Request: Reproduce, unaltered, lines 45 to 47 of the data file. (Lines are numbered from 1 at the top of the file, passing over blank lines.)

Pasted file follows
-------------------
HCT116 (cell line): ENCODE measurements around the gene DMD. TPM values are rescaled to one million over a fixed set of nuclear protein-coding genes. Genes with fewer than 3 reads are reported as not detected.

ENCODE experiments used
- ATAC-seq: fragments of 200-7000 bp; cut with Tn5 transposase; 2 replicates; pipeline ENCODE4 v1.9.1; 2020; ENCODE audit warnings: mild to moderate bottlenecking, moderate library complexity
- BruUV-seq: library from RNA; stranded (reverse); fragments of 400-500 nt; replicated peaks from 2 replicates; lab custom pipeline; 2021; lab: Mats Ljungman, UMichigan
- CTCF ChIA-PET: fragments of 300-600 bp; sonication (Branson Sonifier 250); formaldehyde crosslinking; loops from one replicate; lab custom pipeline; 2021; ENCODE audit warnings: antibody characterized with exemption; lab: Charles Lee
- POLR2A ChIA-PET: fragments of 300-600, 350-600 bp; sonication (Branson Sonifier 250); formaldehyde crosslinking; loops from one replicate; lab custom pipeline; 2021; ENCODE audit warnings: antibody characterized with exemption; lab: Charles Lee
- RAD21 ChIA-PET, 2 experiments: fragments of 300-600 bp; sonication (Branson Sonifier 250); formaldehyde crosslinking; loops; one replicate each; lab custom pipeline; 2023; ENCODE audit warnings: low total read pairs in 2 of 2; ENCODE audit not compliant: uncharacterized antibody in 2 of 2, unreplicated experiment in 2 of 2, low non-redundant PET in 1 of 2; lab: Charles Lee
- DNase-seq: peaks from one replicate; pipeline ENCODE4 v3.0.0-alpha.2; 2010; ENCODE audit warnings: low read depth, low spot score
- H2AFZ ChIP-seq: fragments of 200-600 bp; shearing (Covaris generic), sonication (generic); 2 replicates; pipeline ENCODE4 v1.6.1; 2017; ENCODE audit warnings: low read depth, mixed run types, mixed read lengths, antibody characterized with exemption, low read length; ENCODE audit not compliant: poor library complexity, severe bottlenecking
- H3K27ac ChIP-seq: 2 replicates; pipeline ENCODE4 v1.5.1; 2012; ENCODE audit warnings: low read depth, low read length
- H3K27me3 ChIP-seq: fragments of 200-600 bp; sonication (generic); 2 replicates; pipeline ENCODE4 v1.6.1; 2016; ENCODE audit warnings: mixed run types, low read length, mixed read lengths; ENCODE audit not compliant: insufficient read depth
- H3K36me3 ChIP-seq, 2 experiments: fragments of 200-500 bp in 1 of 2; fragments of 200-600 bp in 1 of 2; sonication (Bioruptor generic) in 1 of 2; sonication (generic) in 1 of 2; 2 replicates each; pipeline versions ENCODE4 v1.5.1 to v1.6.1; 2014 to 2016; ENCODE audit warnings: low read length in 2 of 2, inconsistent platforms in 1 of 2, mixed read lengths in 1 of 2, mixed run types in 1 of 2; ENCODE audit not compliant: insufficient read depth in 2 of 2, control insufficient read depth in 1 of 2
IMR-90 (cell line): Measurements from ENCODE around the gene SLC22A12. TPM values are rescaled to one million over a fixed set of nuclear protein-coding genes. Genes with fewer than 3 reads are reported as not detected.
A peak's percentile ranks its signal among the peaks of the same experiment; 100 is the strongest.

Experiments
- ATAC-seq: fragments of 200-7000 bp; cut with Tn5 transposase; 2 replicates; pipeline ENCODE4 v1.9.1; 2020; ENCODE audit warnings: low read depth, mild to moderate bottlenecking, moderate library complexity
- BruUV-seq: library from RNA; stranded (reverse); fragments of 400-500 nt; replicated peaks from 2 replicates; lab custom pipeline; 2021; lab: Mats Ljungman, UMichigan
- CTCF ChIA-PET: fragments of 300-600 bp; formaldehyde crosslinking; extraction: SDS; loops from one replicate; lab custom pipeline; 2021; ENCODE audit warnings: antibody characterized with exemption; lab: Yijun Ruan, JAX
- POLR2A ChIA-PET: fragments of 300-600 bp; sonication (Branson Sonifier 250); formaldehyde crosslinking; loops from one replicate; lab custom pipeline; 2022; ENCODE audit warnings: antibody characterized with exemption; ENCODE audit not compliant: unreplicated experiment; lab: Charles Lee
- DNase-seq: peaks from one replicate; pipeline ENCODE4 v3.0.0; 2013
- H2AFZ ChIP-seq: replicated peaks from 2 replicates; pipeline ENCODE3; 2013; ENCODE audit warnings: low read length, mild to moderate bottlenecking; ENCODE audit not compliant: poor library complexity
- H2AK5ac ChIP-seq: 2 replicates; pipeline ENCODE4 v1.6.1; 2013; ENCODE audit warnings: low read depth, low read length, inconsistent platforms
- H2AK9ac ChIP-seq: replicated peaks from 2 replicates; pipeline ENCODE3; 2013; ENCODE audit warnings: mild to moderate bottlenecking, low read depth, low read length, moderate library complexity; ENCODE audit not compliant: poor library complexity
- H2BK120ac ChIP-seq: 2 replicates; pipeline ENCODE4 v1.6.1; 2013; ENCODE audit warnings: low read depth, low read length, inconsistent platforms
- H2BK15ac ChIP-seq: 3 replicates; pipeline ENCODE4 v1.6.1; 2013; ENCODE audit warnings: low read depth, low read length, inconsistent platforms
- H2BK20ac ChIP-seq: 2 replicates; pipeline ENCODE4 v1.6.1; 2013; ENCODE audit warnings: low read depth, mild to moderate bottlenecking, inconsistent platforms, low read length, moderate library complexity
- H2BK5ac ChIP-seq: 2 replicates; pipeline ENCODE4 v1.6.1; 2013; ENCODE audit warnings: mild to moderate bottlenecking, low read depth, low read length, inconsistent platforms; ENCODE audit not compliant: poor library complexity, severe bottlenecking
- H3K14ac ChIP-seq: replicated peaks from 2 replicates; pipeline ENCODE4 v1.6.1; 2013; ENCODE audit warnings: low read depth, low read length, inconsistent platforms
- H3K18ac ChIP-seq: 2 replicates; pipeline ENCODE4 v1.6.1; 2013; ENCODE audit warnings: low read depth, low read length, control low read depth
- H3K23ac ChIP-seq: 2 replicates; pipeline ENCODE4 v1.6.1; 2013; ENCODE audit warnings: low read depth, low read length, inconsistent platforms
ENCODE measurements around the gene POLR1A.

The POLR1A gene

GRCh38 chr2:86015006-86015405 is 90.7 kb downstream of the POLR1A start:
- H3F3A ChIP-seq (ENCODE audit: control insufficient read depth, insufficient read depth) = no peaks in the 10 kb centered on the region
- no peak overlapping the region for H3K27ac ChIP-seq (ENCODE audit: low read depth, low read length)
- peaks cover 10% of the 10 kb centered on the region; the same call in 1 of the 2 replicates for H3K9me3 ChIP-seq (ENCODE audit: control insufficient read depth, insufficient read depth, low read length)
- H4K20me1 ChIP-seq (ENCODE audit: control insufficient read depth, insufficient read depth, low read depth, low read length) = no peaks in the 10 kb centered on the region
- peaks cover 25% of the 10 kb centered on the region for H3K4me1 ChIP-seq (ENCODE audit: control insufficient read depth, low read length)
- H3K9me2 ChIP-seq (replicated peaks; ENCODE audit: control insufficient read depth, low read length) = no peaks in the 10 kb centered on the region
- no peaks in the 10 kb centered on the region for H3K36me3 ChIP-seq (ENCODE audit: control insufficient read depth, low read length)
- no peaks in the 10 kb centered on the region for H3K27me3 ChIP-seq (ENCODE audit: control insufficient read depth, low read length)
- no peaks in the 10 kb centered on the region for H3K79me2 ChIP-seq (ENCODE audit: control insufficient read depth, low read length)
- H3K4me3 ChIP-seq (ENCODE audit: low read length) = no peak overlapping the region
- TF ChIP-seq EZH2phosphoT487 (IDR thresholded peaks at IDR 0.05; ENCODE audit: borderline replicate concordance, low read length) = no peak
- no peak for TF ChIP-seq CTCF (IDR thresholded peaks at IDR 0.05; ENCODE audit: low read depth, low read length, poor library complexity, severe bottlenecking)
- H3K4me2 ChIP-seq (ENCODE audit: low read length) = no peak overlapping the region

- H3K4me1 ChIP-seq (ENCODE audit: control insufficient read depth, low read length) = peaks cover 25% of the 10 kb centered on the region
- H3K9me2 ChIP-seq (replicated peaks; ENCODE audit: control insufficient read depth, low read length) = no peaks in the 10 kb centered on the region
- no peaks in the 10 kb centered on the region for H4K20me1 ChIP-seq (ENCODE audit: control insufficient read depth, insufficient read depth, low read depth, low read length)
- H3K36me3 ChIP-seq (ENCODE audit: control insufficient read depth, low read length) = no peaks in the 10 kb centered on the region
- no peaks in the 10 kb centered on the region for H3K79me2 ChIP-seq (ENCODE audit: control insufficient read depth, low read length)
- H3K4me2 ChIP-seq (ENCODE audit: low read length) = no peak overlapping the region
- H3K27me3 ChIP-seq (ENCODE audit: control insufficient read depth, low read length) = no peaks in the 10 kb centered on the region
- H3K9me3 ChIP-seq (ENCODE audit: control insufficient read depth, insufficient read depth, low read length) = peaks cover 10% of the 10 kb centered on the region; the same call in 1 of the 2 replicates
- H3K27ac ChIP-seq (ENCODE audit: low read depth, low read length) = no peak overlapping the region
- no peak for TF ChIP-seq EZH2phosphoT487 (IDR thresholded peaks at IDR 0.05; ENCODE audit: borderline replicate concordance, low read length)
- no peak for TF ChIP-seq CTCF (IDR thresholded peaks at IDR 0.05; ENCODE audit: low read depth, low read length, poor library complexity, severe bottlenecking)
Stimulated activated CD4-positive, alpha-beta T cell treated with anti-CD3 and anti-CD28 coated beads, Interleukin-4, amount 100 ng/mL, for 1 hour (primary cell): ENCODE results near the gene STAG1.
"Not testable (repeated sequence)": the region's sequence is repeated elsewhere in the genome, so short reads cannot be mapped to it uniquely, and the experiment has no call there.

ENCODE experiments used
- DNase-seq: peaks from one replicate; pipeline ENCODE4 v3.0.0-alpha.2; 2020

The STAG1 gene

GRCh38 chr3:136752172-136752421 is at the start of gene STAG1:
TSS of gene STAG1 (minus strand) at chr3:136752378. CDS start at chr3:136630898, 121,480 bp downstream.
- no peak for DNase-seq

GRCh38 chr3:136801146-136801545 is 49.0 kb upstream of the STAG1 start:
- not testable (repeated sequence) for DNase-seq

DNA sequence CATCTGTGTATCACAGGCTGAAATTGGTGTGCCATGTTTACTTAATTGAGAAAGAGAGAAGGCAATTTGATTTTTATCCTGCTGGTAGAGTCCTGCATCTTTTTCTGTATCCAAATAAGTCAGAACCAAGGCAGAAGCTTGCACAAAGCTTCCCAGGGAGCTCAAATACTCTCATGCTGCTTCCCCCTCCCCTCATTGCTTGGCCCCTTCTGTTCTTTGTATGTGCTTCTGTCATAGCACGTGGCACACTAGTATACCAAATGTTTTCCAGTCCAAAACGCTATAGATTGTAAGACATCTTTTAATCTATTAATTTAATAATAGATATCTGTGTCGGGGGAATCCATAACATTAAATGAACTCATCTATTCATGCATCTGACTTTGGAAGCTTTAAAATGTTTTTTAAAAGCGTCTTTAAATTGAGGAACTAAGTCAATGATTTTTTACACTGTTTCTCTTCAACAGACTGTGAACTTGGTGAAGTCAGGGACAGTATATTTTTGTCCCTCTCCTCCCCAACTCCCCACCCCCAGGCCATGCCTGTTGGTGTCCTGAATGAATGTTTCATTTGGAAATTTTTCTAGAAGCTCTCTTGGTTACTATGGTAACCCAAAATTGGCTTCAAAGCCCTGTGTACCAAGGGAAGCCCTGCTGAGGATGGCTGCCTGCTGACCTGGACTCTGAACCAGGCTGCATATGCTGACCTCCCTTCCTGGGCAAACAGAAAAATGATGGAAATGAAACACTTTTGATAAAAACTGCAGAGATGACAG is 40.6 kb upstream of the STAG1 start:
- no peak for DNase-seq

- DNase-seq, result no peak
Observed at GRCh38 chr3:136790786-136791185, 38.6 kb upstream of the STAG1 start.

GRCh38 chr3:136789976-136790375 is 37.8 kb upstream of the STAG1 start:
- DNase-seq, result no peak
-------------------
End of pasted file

- no peak for TF ChIP-seq CTCF (IDR thresholded peaks at IDR 0.05; ENCODE audit: low read depth, low read length, poor library complexity, severe bottlenecking)
- H3K4me2 ChIP-seq (ENCODE audit: low read length) = no peak overlapping the region

- H3K4me1 ChIP-seq (ENCODE audit: control insufficient read depth, low read length) = peaks cover 25% of the 10 kb centered on the region